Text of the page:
Agency Plan 2016
Agency Plan 2016
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Message from the Director
I am pleased to present the second corporate plan for the Australian Institute of Family Studies (AIFS) in accordance with the requirements of the Public Governance, Performance and Accountability Act 2013. The plan sets out the direction for the Institute over the coming four years.
The Institute operates within the portfolio of the Department of Social Services (DSS), and is responsible to the Minister for Social Services. The Institute also has collaborative relationships with other Commonwealth and state and territory government agencies, community organisations and other research institutes.
The Australian Institute of Family Studies is the Australian Government’s key independent research body in the area of family wellbeing. We conduct original research to increase understanding of Australian families and the issues that affect them. Importantly, we also create evidence-informed resources for use by a range of audiences, from policy-makers to practitioners to other researchers and the general public.
In 2016 we have begun a significant organisational transformation, building on our existing strengths and designed to improve organisational performance and impact. Our four-year strategic outlook envisages increasing our primary research as well as improving our capability in getting evidence into action on the ground through our collaborations with policy and decision-makers, and with practitioners and service providers.
Over the coming years, the Institute will focus its work across four strategic areas. We will:
- Create knowledge about families and communities;
- Communicate knowledge about families and communities;
- Connect research, policy and practice; and
- Activate organisational capability.
We will continue to build the evidence base and act as a bridge to connect research, policy and practice. We will build our organisational capability and efficiency to achieve our strategic objectives.
I am committed to ensuring the Institute continues to make a profound and positive contribution to the lifetime wellbeing of Australian families by providing research that advances knowledge and informs family policy and service delivery.
Ms Anne Hollonds
Director Australian Institute
of Family Studies
The Australian Institute of Family Studies (the Institute) is the Australian Government’s key family research agency in the area of family wellbeing. It is an independent statutory authority established in 1980 under the Family Law Act 1975. The Institute disseminates findings to policy-makers, service providers and the broader community and provides an evidence base for developing policy and practice related to the wellbeing of families and children.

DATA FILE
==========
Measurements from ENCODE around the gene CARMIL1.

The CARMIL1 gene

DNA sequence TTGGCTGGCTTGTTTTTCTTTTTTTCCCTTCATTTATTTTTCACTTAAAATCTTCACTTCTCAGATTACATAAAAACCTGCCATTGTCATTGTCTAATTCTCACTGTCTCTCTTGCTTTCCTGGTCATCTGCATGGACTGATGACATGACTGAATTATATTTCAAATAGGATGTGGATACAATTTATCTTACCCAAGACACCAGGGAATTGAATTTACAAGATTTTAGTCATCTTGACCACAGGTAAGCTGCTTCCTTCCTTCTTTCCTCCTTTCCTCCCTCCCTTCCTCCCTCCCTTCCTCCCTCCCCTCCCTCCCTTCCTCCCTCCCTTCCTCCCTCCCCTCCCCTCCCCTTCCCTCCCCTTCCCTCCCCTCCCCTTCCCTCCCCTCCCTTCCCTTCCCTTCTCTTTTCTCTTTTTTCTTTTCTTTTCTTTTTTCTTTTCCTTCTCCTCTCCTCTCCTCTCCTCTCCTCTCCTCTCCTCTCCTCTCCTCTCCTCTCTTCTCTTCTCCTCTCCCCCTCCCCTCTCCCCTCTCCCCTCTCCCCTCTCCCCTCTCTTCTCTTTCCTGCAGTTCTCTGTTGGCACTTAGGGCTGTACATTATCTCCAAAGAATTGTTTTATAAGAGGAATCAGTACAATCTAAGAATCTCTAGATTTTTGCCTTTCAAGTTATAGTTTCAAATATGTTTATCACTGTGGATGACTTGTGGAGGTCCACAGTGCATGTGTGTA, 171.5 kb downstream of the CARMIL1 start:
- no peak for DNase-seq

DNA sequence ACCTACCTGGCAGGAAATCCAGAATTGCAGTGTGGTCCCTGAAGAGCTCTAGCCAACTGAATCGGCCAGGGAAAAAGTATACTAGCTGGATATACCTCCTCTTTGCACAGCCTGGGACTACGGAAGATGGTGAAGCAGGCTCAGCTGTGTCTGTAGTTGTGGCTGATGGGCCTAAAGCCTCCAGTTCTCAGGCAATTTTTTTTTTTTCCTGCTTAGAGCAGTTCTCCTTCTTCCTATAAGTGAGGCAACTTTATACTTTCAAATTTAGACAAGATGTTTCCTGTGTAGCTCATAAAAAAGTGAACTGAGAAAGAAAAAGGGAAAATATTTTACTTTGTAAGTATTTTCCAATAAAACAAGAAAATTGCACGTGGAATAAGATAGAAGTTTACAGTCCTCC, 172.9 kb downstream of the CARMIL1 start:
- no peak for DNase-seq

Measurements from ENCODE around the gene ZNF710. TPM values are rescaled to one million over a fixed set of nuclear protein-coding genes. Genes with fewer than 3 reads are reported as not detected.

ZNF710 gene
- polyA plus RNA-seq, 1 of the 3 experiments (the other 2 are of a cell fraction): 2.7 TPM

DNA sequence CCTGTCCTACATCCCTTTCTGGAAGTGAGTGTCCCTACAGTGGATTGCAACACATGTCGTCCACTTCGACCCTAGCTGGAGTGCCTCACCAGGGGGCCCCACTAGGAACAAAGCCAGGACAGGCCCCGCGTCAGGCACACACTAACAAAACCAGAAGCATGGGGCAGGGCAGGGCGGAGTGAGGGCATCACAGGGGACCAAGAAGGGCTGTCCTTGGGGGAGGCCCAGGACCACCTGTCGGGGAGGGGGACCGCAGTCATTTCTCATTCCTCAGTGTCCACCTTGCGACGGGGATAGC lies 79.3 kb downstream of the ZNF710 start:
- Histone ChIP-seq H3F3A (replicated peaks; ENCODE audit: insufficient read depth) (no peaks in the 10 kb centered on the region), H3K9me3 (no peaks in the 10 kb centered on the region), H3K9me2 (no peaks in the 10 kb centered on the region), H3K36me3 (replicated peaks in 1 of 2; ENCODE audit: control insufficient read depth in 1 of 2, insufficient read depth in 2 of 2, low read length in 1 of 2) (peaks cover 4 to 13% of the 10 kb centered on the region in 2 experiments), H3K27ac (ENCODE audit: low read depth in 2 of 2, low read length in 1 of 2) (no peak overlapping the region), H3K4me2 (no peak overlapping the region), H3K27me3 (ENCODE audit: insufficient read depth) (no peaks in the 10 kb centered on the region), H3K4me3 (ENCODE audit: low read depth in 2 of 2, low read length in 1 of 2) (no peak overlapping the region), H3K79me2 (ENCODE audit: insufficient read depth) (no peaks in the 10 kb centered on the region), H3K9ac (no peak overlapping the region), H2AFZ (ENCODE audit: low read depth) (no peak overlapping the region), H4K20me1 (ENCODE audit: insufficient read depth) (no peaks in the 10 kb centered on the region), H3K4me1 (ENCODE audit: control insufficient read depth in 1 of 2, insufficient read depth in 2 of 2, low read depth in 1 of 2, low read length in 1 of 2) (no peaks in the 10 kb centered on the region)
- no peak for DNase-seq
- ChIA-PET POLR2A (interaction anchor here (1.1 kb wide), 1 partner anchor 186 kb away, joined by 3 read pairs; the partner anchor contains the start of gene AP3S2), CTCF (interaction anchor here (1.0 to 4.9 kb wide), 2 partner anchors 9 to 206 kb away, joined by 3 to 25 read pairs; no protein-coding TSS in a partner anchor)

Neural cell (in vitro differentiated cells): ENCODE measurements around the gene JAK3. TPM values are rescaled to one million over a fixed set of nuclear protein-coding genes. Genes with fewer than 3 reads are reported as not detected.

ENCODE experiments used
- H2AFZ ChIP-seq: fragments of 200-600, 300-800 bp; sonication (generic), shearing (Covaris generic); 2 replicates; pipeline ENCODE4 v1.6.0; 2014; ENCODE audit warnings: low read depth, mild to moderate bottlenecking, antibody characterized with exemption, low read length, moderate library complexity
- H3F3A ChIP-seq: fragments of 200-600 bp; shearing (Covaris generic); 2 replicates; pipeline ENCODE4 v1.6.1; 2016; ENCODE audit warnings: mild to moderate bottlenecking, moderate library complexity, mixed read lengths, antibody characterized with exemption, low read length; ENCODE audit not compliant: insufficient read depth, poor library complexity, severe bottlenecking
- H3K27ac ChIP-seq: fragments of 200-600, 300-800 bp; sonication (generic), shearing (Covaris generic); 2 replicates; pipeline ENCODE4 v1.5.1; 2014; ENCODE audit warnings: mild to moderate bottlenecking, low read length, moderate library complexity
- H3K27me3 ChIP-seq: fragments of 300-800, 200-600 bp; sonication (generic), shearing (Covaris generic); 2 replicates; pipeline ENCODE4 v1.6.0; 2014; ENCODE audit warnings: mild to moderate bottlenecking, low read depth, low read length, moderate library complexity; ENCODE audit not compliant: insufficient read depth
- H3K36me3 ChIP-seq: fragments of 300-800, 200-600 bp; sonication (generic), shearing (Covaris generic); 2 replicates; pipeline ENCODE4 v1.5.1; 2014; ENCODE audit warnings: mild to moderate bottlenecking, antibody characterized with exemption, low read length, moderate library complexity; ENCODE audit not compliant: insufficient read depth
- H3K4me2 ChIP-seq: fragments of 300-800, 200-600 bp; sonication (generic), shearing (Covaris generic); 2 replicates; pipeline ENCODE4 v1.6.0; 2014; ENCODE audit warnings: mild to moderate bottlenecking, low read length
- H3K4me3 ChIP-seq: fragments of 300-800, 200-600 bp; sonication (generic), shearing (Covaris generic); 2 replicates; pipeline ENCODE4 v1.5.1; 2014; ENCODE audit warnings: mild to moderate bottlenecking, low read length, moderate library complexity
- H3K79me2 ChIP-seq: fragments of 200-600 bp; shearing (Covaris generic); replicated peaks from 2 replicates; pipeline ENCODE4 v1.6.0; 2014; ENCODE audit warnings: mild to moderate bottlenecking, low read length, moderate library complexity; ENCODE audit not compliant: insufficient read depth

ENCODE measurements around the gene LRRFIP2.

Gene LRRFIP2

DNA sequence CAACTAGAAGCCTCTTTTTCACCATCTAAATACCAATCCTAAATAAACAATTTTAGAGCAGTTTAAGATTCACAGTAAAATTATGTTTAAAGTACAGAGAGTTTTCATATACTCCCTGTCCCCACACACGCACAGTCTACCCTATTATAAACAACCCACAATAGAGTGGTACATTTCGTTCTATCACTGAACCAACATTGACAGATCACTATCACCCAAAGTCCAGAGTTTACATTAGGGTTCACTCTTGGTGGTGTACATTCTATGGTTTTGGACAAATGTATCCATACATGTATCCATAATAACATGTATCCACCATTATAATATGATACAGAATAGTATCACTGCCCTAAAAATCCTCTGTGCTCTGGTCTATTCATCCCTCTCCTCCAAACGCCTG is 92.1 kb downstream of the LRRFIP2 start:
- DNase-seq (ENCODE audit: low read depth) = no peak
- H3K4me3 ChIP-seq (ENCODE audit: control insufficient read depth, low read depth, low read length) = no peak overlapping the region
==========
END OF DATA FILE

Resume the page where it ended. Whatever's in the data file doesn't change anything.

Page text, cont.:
The Institute’s mission is to increase the understanding of factors affecting Australian families by conducting research and communicating findings to policy-makers, service providers and the broader community.
The Institute values the contribution, diversity and expertise of staff across the agency. We:
- Work collaboratively with clients and key stakeholders to produce authoritative research and evaluation
- Provide advice that is rigorous, evidence-based and spans the boundaries of research, policy and practice
- Possess skills in research design and methodological techniques across diverse disciplines, including law, economics, public health, demography, data science, psychology, criminology, sociology and anthropology
- Show sound judgment, common sense and the ability to think strategically
- Bring a multidisciplinary expertise combined with a strong understanding of the Australian policy context and service systems in the area of child and family wellbeing.
At the Institute, our commitment to shared ethical values, consistent with the Australian Public Service values, underpins:
- our work
- our interactions with one another
- our interactions with our partners and stakeholders.